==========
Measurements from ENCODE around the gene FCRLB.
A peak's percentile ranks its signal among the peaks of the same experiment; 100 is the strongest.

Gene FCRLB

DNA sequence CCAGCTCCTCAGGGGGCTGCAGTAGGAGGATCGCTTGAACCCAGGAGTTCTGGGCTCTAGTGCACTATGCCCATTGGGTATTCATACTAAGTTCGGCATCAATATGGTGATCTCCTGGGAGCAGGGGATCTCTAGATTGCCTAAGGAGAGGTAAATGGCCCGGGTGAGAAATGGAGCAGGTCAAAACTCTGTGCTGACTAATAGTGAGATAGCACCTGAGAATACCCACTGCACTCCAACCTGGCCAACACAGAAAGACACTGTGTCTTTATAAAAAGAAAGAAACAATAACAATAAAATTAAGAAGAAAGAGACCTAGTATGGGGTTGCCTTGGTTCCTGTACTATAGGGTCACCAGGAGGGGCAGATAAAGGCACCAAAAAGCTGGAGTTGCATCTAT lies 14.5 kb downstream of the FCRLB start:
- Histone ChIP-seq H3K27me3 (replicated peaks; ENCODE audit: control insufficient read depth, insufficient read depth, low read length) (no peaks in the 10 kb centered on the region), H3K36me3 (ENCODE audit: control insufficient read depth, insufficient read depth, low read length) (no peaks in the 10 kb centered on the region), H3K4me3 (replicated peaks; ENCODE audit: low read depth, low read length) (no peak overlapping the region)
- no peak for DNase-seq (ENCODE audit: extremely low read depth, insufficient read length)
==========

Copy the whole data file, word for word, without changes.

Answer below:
Measurements from ENCODE around the gene FCRLB.
A peak's percentile ranks its signal among the peaks of the same experiment; 100 is the strongest.

Gene FCRLB

DNA sequence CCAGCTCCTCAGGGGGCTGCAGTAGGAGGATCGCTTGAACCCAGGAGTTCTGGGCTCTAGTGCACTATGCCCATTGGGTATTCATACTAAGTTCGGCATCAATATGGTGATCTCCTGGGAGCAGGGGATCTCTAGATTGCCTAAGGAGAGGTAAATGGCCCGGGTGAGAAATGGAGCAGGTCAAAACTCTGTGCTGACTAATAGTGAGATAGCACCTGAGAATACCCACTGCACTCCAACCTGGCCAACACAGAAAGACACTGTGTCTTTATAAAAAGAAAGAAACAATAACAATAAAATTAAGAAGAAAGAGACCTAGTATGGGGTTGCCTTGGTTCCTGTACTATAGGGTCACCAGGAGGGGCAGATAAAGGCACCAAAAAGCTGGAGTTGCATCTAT lies 14.5 kb downstream of the FCRLB start:
- Histone ChIP-seq H3K27me3 (replicated peaks; ENCODE audit: control insufficient read depth, insufficient read depth, low read length) (no peaks in the 10 kb centered on the region), H3K36me3 (ENCODE audit: control insufficient read depth, insufficient read depth, low read length) (no peaks in the 10 kb centered on the region), H3K4me3 (replicated peaks; ENCODE audit: low read depth, low read length) (no peak overlapping the region)
- no peak for DNase-seq (ENCODE audit: extremely low read depth, insufficient read length)